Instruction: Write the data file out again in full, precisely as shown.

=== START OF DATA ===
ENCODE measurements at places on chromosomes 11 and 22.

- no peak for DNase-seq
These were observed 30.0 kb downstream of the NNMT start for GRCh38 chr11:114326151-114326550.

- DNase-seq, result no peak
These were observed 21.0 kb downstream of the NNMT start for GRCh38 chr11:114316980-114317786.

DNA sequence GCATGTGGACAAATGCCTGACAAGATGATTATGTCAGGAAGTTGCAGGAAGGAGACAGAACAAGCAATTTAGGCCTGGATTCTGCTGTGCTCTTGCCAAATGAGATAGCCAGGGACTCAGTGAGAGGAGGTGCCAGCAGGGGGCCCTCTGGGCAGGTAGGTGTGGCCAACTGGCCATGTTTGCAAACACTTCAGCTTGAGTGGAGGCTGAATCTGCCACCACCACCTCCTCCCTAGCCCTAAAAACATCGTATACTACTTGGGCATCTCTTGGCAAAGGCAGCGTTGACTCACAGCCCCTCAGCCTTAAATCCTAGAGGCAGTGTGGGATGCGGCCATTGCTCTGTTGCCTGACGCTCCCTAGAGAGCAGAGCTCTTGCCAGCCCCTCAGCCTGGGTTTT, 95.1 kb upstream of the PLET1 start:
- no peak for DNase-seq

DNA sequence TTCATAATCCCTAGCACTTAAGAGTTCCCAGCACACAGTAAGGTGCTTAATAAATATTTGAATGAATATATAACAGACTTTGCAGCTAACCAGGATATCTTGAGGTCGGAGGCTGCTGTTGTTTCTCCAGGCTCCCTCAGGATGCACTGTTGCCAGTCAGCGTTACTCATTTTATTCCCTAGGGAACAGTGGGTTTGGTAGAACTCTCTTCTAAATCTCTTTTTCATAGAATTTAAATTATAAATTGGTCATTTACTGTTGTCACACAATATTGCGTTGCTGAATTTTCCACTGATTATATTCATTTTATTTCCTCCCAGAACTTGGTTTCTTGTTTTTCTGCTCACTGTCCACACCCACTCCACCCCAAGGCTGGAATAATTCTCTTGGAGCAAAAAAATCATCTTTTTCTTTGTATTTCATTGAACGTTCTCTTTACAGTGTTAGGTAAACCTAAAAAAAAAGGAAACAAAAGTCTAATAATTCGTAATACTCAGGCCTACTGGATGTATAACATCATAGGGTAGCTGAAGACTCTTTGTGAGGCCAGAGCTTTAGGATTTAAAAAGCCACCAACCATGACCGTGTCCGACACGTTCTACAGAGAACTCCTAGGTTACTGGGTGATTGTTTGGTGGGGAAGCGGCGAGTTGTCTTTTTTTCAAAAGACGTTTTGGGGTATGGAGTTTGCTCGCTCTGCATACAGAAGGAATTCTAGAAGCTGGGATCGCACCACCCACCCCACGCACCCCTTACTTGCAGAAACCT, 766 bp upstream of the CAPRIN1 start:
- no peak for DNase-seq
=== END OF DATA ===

ENCODE measurements at places on chromosomes 11 and 22.

- no peak for DNase-seq
These were observed 30.0 kb downstream of the NNMT start for GRCh38 chr11:114326151-114326550.

- DNase-seq, result no peak
These were observed 21.0 kb downstream of the NNMT start for GRCh38 chr11:114316980-114317786.

DNA sequence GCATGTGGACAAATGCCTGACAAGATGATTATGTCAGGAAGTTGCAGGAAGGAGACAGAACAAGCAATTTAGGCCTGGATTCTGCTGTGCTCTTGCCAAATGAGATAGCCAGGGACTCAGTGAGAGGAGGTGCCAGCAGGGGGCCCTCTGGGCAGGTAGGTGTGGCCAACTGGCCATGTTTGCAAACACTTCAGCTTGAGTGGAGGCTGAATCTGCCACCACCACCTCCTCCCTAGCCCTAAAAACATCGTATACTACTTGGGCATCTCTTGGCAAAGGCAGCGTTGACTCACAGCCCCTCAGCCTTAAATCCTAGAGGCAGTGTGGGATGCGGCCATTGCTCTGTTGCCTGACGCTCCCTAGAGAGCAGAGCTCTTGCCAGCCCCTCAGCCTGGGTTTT, 95.1 kb upstream of the PLET1 start:
- no peak for DNase-seq

DNA sequence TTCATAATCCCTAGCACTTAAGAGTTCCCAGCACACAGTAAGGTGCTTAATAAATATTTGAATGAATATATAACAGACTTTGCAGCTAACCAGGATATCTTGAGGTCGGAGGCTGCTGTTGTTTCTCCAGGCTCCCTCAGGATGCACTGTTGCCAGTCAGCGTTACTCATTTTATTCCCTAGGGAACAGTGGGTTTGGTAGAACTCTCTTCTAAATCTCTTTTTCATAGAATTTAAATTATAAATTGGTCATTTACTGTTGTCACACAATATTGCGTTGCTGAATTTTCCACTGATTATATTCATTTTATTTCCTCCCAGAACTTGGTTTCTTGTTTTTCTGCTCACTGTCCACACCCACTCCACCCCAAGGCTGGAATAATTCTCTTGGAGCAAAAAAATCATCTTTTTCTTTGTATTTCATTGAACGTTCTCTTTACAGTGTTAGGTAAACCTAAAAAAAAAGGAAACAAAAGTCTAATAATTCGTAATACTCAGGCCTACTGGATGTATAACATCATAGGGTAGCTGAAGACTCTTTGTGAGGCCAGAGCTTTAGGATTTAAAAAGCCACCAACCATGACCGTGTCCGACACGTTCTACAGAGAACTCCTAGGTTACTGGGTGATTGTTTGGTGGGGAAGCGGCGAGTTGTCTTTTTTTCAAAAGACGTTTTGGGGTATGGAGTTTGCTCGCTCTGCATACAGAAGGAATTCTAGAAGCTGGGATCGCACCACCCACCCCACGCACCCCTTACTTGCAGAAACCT, 766 bp upstream of the CAPRIN1 start:
- no peak for DNase-seq